“I want to propose bold solutions,” Golonka said. “A lot of people around here don’t even know who their city councilor is … I don’t know where they stand, but you damn sure know where I’m at.”
Councilor Ciommo has always called Allston-Brighton home. He was raised in the district by a single mother and says that he’s always felt a strong obligation to the community that fostered his upbringing.
“I have a 30-year record of service in this community,” Ciommo said, pointing to his work as a teacher, along with his time at the Veronica B. Smith Multi-Service Senior Center and the Jackson Mann Community Center before seeking public office in 2007. “I know the significance of being an advocate within the community.”
Part of that advocacy is in defending the institutions vital to his upbringing, which often “come under fire.” But another vital role for Ciommo is furthering development in the district. One such success includes the recent completion of the Boston Landing commuter rail stop in Brighton.
Ciommo has been a proponent of the Boston Landing development, a five-year project which was concluded in May. The commuter station, part of the Framingham/Worcester Line, runs by the new Bruins practice arena and is expected to drastically cut costs and/or commute times for residents in the area, according to Ciommo.
“Being able to bring people from Brighton to South Station in 10, 15 minutes,” Ciommo said, “I think that’s going to help a lot of people.”
But Ciommo acknowledges the crisis that his opponents challenge him on and maintains that he is a “strong advocate” of affordable housing. When he first took office, the housing crash greatly devalued property in the city, with supply far exceeding the demand.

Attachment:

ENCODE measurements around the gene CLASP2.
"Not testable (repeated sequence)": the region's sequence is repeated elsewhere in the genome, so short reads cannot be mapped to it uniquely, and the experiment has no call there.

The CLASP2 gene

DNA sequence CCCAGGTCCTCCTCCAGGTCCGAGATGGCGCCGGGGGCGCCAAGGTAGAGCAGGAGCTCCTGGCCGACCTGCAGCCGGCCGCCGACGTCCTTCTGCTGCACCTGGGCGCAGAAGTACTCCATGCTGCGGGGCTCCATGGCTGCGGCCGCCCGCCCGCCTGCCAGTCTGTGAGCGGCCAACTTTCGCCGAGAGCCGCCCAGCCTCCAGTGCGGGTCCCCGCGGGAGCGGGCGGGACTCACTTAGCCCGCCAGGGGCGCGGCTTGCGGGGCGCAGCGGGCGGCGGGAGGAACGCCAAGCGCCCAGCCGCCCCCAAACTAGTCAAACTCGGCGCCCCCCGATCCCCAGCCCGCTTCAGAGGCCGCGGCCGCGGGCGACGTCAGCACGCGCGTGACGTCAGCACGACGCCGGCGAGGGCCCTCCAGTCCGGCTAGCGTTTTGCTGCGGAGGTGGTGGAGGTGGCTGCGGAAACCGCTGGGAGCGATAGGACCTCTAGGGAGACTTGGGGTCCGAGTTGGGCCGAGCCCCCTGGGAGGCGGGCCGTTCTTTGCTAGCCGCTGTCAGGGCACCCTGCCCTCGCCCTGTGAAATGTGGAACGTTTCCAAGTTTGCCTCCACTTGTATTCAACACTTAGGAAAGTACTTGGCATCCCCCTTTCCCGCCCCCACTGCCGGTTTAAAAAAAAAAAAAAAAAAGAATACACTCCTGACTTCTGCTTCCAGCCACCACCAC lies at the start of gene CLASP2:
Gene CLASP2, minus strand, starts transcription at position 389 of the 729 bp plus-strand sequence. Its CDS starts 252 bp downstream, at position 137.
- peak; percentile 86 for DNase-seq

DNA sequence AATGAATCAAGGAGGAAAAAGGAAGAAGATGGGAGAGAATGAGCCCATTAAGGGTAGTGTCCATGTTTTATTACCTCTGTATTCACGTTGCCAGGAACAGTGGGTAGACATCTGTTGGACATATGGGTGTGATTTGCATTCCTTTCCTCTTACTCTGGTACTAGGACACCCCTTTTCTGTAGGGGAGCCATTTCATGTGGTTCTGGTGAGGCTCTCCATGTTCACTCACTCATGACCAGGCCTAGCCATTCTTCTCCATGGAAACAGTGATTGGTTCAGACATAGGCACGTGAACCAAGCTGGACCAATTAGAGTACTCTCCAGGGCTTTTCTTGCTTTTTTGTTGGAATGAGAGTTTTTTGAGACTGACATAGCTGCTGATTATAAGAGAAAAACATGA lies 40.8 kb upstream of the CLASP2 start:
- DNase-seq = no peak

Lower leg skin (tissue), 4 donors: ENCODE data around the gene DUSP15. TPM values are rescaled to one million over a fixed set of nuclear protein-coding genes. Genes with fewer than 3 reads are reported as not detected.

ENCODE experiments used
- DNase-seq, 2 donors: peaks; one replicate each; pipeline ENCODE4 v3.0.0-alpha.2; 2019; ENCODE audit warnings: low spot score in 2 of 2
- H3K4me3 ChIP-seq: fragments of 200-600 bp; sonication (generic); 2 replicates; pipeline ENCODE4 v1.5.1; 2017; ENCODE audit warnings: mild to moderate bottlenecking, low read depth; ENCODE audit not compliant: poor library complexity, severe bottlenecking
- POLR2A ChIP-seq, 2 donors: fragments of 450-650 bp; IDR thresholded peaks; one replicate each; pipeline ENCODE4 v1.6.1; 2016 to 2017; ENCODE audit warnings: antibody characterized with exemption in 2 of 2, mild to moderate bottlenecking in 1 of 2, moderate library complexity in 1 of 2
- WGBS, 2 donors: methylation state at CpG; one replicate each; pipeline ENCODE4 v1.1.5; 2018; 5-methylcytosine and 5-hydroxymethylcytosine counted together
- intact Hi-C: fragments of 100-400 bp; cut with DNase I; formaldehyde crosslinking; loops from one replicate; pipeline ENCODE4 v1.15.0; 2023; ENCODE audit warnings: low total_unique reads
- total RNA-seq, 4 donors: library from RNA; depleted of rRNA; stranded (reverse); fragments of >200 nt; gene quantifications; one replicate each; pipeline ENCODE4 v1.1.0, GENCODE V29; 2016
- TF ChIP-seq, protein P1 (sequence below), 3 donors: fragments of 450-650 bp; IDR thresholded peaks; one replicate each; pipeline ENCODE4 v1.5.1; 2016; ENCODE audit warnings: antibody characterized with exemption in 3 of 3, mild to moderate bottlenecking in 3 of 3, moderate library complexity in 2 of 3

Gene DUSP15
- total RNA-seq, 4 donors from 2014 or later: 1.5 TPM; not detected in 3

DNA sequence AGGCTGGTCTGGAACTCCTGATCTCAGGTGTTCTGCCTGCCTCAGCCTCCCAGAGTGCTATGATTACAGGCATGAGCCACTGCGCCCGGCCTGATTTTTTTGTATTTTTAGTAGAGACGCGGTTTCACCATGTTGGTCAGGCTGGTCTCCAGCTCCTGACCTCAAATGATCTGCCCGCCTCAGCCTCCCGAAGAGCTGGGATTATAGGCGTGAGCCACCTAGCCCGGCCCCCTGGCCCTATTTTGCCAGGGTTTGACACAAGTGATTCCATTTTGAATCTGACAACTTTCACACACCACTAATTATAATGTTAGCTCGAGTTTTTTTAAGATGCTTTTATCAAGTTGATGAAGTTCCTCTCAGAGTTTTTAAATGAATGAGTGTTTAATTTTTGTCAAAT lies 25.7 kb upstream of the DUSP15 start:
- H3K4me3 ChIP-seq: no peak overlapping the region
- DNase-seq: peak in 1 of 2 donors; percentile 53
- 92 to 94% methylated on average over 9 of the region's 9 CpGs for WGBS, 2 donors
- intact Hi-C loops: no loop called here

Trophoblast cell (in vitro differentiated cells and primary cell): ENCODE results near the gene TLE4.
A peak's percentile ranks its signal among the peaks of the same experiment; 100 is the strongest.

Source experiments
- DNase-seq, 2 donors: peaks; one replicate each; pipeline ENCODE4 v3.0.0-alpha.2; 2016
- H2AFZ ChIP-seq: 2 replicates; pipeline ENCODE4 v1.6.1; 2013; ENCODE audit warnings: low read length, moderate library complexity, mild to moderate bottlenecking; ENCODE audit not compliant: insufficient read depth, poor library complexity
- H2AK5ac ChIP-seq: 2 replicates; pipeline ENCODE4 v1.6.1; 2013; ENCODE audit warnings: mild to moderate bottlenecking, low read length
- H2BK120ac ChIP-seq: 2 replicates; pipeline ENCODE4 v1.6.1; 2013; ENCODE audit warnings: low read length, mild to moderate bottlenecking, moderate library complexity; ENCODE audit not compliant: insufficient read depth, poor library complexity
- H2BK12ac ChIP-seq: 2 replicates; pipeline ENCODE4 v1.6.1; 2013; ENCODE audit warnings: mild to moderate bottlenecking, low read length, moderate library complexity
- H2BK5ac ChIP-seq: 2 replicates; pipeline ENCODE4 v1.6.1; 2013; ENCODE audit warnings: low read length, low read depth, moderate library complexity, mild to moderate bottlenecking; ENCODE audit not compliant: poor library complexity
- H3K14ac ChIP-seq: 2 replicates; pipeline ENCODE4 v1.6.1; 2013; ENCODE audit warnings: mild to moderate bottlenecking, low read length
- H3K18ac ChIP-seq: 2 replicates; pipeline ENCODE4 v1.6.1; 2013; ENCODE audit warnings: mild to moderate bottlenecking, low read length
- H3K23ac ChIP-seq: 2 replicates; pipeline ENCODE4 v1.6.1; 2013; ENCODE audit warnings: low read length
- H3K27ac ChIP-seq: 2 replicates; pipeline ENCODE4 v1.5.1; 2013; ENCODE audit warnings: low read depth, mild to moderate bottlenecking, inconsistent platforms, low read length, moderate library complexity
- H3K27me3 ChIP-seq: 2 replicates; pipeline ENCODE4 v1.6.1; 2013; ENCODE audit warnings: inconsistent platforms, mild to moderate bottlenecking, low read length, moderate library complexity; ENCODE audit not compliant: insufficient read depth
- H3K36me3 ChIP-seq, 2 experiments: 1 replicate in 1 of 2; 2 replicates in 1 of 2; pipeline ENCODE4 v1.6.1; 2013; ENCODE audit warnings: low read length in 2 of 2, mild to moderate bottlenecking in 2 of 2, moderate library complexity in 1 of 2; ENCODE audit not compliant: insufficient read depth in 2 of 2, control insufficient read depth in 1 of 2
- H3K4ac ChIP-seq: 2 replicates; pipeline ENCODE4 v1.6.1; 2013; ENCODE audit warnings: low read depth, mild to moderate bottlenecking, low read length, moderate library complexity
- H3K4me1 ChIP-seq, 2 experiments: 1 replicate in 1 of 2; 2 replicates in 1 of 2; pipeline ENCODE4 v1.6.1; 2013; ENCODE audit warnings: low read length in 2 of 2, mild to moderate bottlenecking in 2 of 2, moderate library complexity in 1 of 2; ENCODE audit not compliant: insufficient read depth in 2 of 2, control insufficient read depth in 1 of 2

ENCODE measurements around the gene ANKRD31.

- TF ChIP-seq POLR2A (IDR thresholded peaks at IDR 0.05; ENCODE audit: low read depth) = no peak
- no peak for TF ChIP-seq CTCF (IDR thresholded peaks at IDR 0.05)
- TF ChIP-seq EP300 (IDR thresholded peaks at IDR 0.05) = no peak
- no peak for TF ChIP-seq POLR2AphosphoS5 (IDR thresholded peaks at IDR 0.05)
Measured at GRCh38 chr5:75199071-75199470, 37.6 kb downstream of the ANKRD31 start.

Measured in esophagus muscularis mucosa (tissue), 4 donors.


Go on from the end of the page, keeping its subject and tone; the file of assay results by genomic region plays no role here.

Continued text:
“We were in a Great Recession when I first came in,” Ciommo said. “Now the pendulum has almost swung the other way.”
Ciommo says that he is firmly with the city in its efforts to make Boston livable and affordable.
“The demand is exceeding the supply right now,” Ciommo said. “But we as a city are committed to advocate for affordable housing.”
The general consensus, if not explicit, is that Ciommo will cruise through the preliminary election. With no sort of official polling, the incumbent plans to use the first election as a barometer for assessing the electorate this time around.
Looking at the numbers, Ciommo obliterates his opponents when it comes to fundraising, with more than $80,000 on hand per the latest financial report. In the first two weeks of June, not long after his opponents declared their candidacies, Ciommo hauled in over $19,000. The steady contributions since will likely continue, considering that he receives a lot of his support from business and real estate owners, while both of his opponents are running campaigns centered around making housing more affordable.
By contrast, at the time of this writing, Bowser is hovering above $1,500 in cash on hand, while Golonka barely has $500 in funds, most of which came from family and friends. Still, judging by the palpable campaign activity in District 9 for the last couple of months, few people would deny that for the first time in a long time, there is a serious council race in Allston-Brighton.
“I knew what the rules were when I took the job,” Ciommo said of facing a re-election campaign. “Every two years you need to rely on your record and your vision. I’ve been able to do that every election since then, and I think I can do that this time too.”
Patrick Cochran is an independent journalist covering politics and grassroots activism.